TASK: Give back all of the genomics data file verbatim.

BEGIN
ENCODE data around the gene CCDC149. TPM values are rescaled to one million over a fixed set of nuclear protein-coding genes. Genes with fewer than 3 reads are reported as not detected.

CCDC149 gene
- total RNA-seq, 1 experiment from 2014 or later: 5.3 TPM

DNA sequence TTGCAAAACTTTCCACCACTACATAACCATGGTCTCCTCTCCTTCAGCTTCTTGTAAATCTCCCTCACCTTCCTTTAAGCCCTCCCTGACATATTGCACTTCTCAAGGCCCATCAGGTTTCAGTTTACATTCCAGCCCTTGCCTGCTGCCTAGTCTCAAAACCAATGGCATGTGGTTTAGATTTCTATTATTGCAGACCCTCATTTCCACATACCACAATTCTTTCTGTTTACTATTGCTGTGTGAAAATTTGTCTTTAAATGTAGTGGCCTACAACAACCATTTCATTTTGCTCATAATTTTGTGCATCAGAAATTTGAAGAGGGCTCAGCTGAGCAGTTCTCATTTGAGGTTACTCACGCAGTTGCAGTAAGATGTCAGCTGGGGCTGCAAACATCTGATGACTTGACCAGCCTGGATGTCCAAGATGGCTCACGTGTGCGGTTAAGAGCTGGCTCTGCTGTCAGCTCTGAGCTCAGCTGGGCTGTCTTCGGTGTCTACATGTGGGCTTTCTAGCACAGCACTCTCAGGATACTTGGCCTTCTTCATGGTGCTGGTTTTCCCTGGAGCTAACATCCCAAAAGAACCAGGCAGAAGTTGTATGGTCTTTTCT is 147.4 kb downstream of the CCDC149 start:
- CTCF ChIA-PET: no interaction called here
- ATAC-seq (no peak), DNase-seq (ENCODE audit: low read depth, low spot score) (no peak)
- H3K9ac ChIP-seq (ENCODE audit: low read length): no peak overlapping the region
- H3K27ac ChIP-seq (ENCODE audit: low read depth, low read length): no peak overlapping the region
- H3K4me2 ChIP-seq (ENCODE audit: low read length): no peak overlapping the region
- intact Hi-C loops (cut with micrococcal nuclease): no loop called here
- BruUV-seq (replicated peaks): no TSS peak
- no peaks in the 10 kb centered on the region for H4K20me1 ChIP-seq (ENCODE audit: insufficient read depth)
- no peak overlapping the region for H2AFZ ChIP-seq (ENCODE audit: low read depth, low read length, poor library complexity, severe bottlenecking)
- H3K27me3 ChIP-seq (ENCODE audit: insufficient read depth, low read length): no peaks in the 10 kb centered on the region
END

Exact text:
ENCODE data around the gene CCDC149. TPM values are rescaled to one million over a fixed set of nuclear protein-coding genes. Genes with fewer than 3 reads are reported as not detected.

CCDC149 gene
- total RNA-seq, 1 experiment from 2014 or later: 5.3 TPM

DNA sequence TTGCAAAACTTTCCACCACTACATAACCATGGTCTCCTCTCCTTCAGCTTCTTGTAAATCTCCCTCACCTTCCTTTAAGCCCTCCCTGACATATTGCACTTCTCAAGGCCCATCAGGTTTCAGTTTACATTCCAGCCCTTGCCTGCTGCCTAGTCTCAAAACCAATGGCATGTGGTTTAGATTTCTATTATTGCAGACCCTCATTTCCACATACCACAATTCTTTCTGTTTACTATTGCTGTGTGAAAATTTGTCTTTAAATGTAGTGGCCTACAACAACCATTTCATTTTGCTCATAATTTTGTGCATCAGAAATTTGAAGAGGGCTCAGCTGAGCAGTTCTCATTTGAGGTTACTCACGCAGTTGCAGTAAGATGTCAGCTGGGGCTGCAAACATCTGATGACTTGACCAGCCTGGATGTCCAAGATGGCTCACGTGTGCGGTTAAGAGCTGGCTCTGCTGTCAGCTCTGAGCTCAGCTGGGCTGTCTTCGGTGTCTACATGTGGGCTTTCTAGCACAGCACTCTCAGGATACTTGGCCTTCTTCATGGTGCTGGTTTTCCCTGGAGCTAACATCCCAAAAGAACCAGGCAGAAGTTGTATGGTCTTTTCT is 147.4 kb downstream of the CCDC149 start:
- CTCF ChIA-PET: no interaction called here
- ATAC-seq (no peak), DNase-seq (ENCODE audit: low read depth, low spot score) (no peak)
- H3K9ac ChIP-seq (ENCODE audit: low read length): no peak overlapping the region
- H3K27ac ChIP-seq (ENCODE audit: low read depth, low read length): no peak overlapping the region
- H3K4me2 ChIP-seq (ENCODE audit: low read length): no peak overlapping the region
- intact Hi-C loops (cut with micrococcal nuclease): no loop called here
- BruUV-seq (replicated peaks): no TSS peak
- no peaks in the 10 kb centered on the region for H4K20me1 ChIP-seq (ENCODE audit: insufficient read depth)
- no peak overlapping the region for H2AFZ ChIP-seq (ENCODE audit: low read depth, low read length, poor library complexity, severe bottlenecking)
- H3K27me3 ChIP-seq (ENCODE audit: insufficient read depth, low read length): no peaks in the 10 kb centered on the region